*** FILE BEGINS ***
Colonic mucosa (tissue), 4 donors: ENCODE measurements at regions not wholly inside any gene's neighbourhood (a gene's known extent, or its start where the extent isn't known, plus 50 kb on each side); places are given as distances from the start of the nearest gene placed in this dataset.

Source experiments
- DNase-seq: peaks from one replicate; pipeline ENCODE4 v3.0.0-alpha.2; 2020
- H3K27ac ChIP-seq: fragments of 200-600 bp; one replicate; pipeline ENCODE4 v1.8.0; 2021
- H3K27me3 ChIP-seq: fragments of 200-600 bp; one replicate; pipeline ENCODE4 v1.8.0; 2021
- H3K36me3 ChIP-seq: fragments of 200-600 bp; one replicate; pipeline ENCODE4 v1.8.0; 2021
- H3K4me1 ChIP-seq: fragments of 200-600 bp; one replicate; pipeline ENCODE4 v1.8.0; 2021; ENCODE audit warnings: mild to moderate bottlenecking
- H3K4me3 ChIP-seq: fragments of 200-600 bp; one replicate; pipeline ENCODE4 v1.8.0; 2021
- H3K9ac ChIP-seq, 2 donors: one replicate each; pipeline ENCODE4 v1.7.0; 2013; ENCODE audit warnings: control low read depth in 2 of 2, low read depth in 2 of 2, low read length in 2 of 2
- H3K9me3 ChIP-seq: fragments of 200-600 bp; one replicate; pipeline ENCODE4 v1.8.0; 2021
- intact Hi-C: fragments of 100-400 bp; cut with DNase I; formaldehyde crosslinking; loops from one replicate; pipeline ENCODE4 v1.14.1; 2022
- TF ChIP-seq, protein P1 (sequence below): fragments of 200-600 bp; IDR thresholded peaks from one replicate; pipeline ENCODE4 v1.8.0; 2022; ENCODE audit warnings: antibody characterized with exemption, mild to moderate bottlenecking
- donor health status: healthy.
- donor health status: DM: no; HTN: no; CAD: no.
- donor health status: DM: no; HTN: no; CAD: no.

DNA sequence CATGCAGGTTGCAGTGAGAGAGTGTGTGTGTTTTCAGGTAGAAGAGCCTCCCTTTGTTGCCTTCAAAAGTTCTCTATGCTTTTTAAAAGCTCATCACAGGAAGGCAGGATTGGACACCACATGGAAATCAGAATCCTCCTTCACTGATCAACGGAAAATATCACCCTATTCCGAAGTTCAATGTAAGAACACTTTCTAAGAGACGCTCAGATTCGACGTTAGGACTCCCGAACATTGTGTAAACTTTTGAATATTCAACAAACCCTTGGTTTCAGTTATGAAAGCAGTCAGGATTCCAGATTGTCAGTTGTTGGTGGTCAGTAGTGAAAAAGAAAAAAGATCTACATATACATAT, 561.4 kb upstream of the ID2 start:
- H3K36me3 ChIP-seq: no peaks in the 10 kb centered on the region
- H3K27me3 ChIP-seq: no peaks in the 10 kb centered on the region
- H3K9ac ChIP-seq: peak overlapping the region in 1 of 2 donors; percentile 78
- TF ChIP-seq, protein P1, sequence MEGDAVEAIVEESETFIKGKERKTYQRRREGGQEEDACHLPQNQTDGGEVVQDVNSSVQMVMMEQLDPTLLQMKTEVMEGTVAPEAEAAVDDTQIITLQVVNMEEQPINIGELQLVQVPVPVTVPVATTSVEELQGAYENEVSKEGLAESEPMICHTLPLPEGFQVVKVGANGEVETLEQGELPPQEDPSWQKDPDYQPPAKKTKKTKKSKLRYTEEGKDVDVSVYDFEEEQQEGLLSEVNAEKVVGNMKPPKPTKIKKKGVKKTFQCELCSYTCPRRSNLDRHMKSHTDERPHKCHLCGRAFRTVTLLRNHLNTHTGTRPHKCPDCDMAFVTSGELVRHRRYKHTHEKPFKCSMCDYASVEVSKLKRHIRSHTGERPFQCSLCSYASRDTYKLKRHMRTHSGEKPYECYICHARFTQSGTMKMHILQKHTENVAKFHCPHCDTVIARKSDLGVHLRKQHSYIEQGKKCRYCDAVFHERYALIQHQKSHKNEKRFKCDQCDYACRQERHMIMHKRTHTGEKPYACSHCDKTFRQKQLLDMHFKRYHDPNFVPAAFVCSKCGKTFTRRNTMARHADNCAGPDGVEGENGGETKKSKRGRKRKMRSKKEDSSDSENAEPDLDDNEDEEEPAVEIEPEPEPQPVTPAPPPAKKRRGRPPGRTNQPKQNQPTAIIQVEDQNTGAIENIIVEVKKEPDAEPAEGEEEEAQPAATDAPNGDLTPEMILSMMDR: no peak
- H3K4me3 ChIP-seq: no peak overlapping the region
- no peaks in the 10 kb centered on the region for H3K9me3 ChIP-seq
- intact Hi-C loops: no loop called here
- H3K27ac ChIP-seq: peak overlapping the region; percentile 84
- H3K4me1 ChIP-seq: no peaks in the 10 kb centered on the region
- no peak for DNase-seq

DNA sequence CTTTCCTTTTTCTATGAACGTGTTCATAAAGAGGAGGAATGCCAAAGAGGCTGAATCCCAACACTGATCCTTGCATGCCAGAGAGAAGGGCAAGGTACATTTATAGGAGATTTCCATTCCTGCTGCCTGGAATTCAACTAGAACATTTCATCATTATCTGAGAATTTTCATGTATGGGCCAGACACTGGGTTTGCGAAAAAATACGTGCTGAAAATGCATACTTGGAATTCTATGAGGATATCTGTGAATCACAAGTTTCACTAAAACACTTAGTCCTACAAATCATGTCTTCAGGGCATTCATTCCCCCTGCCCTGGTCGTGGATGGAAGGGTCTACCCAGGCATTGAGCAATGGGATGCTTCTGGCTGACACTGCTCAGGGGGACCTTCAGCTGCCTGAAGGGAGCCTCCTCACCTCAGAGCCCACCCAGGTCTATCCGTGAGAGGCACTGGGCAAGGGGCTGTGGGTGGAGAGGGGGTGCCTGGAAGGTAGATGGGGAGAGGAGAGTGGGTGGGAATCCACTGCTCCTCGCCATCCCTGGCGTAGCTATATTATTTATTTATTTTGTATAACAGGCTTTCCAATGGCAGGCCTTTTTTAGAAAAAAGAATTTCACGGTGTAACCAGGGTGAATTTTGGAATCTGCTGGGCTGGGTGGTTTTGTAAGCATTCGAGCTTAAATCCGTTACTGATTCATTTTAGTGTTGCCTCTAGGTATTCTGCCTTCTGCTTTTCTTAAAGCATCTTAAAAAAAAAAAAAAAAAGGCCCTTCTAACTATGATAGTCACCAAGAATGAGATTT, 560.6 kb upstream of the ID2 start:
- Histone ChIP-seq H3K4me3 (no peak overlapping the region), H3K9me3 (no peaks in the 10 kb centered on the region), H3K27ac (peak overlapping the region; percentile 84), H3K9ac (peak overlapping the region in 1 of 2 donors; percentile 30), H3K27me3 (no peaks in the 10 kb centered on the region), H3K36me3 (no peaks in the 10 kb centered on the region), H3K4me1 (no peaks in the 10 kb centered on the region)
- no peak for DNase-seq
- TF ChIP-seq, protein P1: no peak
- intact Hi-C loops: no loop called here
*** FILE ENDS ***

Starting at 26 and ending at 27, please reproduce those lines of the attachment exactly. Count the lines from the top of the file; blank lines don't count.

- no peak for DNase-seq

DNA sequence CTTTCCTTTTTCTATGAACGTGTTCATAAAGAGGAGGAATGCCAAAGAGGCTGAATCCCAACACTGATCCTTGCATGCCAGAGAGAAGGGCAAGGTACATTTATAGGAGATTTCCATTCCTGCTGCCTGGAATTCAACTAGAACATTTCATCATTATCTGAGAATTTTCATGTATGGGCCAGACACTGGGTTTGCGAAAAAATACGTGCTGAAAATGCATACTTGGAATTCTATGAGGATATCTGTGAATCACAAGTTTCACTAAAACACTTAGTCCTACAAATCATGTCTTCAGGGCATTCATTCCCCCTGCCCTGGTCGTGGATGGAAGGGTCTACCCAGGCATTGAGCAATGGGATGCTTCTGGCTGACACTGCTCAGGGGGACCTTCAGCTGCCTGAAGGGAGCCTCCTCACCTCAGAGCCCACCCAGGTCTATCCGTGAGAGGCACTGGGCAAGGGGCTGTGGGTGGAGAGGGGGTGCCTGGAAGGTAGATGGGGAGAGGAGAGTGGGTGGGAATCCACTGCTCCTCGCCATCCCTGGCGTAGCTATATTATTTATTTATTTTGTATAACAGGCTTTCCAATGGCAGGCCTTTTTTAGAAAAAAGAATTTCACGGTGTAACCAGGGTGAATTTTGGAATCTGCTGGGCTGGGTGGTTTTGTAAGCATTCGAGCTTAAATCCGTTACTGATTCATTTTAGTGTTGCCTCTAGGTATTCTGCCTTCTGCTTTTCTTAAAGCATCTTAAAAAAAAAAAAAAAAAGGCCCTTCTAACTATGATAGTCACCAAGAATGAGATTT, 560.6 kb upstream of the ID2 start: